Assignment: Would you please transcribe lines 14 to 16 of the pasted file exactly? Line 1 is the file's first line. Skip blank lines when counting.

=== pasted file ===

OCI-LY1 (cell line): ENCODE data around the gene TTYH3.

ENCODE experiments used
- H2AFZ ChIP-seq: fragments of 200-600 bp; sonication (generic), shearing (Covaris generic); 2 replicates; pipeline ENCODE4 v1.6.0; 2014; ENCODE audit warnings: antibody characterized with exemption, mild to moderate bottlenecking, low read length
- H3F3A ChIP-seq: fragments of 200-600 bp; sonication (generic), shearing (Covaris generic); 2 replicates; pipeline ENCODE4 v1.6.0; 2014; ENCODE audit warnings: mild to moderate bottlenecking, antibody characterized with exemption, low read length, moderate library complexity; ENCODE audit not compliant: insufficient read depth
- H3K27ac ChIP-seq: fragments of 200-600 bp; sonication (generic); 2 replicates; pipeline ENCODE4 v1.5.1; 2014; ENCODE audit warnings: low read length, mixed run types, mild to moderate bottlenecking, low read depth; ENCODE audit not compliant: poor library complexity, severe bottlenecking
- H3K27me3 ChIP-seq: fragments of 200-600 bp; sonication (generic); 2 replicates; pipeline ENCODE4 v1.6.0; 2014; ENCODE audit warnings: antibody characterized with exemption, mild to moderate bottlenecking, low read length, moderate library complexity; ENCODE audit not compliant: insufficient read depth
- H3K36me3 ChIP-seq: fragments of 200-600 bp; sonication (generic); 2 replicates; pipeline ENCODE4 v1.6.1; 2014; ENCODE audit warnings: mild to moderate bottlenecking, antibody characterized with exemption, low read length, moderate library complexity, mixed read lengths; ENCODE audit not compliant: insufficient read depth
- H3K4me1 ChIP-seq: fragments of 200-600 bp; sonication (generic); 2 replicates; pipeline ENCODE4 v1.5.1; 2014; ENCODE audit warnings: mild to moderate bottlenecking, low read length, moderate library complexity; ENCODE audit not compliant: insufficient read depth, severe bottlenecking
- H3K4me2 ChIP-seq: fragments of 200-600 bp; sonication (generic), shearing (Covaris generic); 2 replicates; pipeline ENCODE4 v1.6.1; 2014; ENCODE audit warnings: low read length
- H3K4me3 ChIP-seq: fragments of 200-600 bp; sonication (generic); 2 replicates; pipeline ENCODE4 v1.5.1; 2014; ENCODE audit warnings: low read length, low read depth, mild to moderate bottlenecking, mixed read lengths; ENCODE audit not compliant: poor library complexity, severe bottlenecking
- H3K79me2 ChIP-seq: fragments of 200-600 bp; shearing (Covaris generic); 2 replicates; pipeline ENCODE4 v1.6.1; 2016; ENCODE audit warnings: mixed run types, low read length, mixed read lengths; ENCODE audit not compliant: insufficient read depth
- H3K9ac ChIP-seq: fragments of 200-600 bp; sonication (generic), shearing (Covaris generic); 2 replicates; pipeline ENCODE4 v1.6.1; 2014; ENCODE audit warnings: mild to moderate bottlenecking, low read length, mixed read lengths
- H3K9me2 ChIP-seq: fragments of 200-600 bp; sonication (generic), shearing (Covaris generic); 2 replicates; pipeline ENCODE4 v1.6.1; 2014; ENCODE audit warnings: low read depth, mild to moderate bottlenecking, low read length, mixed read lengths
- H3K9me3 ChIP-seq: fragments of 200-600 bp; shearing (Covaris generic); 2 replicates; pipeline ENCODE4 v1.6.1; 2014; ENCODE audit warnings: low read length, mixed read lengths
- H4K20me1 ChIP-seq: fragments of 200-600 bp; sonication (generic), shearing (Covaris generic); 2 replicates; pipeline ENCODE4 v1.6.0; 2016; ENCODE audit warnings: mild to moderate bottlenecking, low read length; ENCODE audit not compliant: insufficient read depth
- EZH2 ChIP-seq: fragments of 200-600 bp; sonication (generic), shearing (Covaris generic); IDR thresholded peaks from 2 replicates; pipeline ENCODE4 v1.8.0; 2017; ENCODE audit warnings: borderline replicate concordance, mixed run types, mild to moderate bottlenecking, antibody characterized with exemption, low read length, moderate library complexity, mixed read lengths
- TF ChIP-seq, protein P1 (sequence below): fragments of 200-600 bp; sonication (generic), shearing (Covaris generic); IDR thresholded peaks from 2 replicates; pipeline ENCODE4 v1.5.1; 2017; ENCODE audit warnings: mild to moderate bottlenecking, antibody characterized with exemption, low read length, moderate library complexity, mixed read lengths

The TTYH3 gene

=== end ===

- H3K9me3 ChIP-seq: fragments of 200-600 bp; shearing (Covaris generic); 2 replicates; pipeline ENCODE4 v1.6.1; 2014; ENCODE audit warnings: low read length, mixed read lengths
- H4K20me1 ChIP-seq: fragments of 200-600 bp; sonication (generic), shearing (Covaris generic); 2 replicates; pipeline ENCODE4 v1.6.0; 2016; ENCODE audit warnings: mild to moderate bottlenecking, low read length; ENCODE audit not compliant: insufficient read depth
- EZH2 ChIP-seq: fragments of 200-600 bp; sonication (generic), shearing (Covaris generic); IDR thresholded peaks from 2 replicates; pipeline ENCODE4 v1.8.0; 2017; ENCODE audit warnings: borderline replicate concordance, mixed run types, mild to moderate bottlenecking, antibody characterized with exemption, low read length, moderate library complexity, mixed read lengths